This is an excerpt from the CAP website.

 

A quick guide to remit

The Committee of Advertising Practice (CAP Code) applies to a wide range of marketing material. This guide looks at some important types and gives advice on how to assess whether they are subject to the Code. Did you know that displays in shops are not usually subject to the Code but promotions on social media are?

The CAP Code applies to a wide range of marketing material. Read on to find out what’s in and out of their remit.

 Some quick advice on how they assess whether the CAP Code applies to you 

The name “The UK Code of Non-broadcast Advertising and Direct & Promotional Marketing” gives hints on the material to which the Code applies, as does the “Scope of the Code”. However, neither defines “advertising” or “marketing communication”; in an ever-changing media landscape, the CAP Code must respond and stay relevant, being able to regulate new forms of communication.  So, the Code outlines the types of communication or material that fall in remit (IR) and out of remit (OR). Here is CAP’s advice on some important areas:

Products and packaging:

  • Generally OR but: image of product or its packaging featured in an ad (“pack shot” – IR) / packaging featuring promotional marketing (IR – for more on promotional marketing, see below).

Point of sale: 

  • Displays in shops for products sold there (OR) but if they include promotional marketing (IR).

Causes and ideas: 

  • This includes things like: environmental campaigning (e.g.  anti-wind farm/fracking leaflets); marketing to encourage signing petitions; and government campaigns (e.g. giving up smoking / anti-drink-driving).
  • In ‘paid-for space’ (e.g. posters, press and banner ads) (IR)
  • In ‘non-paid-for space’ both online and offline (e.g. leaflets, mailings and marketers’ own websites and social media channels) (OR, unless it includes a direct solicitation of donations).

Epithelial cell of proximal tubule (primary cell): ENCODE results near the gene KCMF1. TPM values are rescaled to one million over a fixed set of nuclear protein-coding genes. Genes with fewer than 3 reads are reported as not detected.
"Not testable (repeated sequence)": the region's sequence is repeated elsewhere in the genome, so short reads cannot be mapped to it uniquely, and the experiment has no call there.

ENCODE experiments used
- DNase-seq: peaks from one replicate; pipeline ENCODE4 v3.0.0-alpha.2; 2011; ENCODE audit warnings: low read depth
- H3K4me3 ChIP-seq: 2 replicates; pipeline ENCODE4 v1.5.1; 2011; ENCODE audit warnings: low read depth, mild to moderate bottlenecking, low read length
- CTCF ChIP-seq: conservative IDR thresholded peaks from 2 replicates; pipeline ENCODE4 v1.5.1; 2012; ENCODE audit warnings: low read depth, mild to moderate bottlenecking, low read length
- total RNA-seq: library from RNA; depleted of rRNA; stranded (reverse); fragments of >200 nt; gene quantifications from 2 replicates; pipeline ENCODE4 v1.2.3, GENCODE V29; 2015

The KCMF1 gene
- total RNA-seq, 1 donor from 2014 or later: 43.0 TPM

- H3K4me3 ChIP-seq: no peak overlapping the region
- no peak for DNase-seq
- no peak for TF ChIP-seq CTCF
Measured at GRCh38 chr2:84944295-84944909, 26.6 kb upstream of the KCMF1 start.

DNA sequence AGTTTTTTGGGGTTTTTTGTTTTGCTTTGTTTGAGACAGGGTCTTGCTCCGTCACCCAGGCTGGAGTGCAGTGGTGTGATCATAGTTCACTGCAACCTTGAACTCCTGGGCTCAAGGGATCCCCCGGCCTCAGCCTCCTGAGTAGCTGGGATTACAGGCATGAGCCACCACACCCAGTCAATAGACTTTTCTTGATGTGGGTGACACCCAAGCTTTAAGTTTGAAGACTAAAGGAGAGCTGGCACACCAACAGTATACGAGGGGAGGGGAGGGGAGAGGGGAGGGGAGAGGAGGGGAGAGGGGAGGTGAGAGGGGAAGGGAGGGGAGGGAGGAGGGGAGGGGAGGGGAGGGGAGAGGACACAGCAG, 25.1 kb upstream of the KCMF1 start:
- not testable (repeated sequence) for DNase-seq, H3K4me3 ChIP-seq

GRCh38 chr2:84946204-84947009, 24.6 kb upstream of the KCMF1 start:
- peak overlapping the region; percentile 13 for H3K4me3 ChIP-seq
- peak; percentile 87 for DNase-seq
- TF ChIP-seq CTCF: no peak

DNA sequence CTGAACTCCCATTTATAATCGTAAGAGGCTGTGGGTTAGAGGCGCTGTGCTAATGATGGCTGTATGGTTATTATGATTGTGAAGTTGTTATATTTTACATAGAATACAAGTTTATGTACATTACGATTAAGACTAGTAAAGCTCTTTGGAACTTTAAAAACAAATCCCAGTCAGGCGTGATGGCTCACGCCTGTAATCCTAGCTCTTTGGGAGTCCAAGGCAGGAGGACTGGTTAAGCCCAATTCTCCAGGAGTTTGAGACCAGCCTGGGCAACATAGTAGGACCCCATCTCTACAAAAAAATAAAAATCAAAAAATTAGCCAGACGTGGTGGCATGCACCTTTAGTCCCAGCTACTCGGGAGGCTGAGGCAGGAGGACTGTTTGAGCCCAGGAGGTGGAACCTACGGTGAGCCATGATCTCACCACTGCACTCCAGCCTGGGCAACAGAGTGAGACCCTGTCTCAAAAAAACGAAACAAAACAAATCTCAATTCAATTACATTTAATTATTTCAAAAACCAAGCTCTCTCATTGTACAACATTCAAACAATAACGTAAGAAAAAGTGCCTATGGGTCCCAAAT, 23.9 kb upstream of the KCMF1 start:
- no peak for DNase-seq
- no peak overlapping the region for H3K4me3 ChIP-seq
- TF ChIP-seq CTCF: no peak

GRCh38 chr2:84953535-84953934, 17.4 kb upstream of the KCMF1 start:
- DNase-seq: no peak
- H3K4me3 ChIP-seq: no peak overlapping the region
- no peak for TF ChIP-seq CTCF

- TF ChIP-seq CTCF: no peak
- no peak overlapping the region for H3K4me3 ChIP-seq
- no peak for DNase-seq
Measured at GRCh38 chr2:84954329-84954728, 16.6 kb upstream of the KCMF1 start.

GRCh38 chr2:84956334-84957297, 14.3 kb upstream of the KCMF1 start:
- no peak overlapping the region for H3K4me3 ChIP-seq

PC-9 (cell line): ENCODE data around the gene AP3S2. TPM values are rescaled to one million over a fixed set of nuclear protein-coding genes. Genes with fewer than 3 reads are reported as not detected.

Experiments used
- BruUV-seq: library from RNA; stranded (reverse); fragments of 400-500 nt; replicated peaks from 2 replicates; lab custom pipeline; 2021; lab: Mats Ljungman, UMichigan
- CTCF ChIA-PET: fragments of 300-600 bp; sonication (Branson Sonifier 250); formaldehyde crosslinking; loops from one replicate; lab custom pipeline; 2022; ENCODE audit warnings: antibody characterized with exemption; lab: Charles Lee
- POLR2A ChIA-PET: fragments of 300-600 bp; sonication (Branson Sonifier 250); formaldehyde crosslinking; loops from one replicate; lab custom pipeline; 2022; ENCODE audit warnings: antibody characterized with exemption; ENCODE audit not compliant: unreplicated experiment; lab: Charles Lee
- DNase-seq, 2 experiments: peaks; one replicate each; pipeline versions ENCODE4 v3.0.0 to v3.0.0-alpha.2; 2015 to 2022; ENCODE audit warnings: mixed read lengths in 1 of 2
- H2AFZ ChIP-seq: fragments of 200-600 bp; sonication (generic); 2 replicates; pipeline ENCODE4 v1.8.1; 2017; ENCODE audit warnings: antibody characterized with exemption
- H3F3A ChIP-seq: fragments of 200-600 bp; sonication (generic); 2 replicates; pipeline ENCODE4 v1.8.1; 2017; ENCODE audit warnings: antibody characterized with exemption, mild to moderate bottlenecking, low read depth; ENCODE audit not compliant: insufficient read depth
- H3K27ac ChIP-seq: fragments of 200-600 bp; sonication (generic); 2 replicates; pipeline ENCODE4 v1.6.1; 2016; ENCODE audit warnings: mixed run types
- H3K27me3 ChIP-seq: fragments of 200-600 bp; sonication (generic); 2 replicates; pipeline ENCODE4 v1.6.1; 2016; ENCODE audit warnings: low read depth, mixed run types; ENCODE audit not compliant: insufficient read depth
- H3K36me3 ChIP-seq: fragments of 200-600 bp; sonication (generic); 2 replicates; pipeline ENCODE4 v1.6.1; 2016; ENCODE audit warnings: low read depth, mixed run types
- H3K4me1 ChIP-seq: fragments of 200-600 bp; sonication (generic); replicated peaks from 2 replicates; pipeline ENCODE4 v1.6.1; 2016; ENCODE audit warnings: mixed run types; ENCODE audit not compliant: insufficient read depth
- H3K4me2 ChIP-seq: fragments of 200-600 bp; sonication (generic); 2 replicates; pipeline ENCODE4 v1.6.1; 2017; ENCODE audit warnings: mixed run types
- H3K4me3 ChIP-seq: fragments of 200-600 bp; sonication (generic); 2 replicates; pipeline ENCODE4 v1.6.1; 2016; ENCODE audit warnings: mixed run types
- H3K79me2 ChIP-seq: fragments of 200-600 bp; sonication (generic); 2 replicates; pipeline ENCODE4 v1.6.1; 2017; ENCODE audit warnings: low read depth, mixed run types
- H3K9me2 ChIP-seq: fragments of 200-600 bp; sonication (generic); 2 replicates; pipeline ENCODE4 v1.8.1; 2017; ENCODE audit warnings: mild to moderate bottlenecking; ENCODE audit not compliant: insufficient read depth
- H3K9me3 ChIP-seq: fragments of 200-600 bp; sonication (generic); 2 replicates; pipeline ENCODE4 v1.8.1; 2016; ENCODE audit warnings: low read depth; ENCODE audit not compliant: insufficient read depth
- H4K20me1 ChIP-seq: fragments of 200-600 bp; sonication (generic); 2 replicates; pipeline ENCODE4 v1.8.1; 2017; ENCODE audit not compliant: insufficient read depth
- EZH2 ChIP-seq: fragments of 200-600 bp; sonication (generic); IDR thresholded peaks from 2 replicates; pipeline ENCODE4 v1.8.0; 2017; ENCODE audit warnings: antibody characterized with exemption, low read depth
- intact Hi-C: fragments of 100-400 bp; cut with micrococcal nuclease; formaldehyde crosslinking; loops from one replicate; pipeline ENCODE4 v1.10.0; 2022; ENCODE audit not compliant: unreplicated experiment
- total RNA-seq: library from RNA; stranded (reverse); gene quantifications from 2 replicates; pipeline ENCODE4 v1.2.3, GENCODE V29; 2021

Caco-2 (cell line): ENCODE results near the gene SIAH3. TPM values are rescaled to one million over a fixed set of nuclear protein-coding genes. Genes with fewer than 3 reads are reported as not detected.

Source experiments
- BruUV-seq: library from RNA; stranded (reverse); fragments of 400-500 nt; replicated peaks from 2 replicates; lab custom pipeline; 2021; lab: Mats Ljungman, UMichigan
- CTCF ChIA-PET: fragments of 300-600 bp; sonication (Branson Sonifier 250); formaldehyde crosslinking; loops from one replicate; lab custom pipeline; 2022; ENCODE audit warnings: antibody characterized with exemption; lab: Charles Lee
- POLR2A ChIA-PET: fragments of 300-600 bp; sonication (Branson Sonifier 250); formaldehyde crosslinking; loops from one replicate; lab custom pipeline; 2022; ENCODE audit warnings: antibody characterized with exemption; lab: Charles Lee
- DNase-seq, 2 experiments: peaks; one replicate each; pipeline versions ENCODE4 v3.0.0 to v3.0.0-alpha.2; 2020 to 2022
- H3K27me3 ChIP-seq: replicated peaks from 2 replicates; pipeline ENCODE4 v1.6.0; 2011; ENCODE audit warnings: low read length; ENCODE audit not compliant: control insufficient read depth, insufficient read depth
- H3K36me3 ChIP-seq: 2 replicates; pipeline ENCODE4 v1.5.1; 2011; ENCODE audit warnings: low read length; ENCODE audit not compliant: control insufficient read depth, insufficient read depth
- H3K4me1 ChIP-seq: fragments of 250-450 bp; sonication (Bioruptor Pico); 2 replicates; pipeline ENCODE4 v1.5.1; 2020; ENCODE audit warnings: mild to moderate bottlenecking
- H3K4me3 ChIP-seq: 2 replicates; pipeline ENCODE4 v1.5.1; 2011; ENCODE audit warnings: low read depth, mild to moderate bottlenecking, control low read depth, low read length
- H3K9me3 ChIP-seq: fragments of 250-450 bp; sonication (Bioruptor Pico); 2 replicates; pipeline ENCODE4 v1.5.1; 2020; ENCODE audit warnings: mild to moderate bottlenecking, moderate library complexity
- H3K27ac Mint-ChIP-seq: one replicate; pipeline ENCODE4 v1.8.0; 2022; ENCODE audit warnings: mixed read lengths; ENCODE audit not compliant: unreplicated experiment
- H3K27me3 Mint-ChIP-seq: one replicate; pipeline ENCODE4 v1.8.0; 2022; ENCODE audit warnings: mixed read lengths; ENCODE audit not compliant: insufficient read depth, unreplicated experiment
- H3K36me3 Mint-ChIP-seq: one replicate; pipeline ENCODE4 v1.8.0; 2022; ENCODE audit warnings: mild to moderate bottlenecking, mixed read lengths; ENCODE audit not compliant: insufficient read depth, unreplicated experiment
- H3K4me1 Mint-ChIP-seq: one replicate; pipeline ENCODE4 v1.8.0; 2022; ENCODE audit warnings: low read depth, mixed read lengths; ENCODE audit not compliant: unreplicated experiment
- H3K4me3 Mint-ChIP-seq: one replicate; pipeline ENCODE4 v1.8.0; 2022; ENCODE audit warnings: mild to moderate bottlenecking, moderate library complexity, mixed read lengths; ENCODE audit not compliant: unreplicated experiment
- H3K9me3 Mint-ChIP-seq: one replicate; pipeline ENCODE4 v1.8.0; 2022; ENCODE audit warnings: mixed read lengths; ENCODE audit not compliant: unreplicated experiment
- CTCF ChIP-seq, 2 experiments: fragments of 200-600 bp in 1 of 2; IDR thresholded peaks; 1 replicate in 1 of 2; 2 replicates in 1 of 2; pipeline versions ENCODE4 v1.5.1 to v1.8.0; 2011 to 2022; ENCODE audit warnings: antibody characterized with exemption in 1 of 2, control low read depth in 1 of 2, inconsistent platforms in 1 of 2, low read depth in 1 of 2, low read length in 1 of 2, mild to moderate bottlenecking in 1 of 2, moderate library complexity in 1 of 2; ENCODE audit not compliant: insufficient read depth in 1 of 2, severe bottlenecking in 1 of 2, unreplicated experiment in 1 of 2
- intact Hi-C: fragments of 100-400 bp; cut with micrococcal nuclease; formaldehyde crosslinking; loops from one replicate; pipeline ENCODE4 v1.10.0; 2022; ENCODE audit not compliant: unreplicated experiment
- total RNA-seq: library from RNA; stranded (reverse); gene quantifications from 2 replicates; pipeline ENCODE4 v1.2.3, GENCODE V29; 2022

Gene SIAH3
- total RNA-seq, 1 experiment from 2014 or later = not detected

Political advertisements:

  • Claims in ads whose principal function is to influence voters in an election or referendum (OR).
  • Ads by central or local government not concerning party policy (for example, on road safety – IR).

Ambient media

  • Ambient media include things like petrol pumps, carrier bags, projections onto buildings, and beer mats. Remit usually depends on message the medium carries and whether a payment changes hands.
  • Advertiser advertising on own premises / vehicles (OR).
  • Owner of premises or vehicles rents space to / charges an advertiser to project an ad onto its property or affix it to a vehicle (IR)

Promotional marketing:

  • Promotional marketing in non-broadcast media (IR) – for more information, see here.

Online:

  • In paid-for space, e.g. banner ads (IR).
  • Claims on marketers’ websites and in non-paid-for space online under their control (e.g. Twitter / Facebook) directly connected with the supply of goods or services, opportunities, prizes or gifts (IR).
  • Direct solicitations of donations as part of fund-raising activities (IR).

Editorial:

For example, newspaper or magazine articles (OR). However, advertorial is IR.

If you are unsure how your activities fit within the rules mentioned within this article, please take advantage of our Advert Review service.

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